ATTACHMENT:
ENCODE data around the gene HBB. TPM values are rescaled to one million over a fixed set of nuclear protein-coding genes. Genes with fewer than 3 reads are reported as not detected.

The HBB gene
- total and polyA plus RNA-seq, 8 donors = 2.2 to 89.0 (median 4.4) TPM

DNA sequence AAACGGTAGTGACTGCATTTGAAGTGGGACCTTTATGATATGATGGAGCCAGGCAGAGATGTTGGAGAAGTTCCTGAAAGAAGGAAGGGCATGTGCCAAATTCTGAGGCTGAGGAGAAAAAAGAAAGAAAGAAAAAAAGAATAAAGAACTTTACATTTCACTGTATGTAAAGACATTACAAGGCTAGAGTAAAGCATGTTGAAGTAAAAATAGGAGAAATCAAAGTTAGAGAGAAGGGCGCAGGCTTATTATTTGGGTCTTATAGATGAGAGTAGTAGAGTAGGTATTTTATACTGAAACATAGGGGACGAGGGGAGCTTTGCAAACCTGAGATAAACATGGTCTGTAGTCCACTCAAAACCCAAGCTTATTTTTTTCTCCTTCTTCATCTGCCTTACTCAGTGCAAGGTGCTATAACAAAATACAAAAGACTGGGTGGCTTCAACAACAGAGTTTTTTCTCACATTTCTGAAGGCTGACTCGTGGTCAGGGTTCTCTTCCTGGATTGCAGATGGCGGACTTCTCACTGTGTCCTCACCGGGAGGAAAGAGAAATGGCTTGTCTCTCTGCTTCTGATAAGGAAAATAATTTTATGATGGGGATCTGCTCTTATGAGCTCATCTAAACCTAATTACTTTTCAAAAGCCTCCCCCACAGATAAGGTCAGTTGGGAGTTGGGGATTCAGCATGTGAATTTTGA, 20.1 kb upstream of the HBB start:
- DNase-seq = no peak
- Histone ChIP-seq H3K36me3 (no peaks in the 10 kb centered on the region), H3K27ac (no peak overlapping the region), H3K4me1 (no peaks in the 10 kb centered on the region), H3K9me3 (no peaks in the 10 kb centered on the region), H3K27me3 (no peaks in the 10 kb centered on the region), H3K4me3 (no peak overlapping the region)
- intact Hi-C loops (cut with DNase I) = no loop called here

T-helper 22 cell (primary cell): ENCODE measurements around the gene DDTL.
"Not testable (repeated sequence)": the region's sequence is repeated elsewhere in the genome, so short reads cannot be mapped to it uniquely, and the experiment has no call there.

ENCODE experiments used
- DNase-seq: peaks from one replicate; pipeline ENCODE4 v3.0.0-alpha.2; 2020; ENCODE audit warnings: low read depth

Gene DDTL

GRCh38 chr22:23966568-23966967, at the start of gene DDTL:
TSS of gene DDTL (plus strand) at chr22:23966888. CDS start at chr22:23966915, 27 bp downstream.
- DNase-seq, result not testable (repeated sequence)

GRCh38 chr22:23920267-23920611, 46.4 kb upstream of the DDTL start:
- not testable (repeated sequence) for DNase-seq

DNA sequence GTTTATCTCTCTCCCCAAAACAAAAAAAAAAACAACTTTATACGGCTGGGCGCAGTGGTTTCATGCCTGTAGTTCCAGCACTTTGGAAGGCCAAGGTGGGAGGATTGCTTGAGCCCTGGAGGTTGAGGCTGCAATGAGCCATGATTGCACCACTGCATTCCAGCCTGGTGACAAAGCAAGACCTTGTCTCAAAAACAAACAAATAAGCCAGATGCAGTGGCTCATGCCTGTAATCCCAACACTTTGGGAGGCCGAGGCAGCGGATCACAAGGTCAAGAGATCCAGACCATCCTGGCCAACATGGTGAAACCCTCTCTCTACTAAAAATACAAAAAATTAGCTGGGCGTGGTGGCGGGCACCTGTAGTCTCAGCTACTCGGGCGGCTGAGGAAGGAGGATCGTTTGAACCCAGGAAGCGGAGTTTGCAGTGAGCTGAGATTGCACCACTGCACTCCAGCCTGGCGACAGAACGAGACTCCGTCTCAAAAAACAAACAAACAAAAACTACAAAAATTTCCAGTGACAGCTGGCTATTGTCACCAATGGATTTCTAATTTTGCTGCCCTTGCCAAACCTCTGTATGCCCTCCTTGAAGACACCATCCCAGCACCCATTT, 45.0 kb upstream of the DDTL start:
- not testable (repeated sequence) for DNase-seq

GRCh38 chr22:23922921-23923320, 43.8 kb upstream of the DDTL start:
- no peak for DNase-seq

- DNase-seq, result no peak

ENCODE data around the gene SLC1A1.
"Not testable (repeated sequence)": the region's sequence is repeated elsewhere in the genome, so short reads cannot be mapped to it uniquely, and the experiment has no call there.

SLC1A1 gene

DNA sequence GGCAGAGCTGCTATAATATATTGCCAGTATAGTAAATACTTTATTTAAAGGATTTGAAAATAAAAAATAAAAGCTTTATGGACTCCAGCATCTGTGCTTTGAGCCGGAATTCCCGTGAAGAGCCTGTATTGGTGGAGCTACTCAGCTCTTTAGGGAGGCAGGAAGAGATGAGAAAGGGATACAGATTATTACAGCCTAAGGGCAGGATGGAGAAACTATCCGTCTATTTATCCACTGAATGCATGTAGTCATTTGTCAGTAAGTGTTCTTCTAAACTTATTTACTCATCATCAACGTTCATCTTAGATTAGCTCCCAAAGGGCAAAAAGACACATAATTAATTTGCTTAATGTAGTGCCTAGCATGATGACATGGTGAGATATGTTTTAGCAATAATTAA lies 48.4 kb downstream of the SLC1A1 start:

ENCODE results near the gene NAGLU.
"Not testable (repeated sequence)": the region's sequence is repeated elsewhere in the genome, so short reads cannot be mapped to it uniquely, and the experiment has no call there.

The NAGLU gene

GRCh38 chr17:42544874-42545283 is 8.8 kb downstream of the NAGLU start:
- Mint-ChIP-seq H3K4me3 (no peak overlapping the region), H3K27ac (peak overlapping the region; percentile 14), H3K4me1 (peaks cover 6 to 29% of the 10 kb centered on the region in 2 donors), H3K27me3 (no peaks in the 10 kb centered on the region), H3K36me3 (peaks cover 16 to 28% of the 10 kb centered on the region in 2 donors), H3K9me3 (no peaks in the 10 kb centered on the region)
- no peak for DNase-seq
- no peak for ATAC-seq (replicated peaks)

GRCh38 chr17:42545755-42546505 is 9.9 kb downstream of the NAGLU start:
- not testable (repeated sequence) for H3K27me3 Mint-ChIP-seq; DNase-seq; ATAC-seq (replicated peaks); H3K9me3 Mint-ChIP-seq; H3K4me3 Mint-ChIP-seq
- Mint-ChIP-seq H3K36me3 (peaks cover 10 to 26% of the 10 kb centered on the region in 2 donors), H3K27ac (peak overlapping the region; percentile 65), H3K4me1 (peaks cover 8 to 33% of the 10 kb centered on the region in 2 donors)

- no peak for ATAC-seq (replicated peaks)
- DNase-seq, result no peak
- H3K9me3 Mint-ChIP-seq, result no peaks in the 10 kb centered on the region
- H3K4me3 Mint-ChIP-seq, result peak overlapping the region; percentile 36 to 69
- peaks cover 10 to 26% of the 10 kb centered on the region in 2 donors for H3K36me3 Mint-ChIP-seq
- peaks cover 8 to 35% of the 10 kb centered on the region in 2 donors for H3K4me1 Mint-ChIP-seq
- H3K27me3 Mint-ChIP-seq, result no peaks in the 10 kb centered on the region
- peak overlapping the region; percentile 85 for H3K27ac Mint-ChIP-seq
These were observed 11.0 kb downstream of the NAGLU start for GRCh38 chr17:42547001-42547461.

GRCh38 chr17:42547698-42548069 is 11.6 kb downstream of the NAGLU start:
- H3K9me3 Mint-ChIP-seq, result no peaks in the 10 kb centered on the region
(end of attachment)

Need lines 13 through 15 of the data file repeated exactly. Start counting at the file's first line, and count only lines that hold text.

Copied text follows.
GRCh38 chr22:23966568-23966967, at the start of gene DDTL:
TSS of gene DDTL (plus strand) at chr22:23966888. CDS start at chr22:23966915, 27 bp downstream.
- DNase-seq, result not testable (repeated sequence)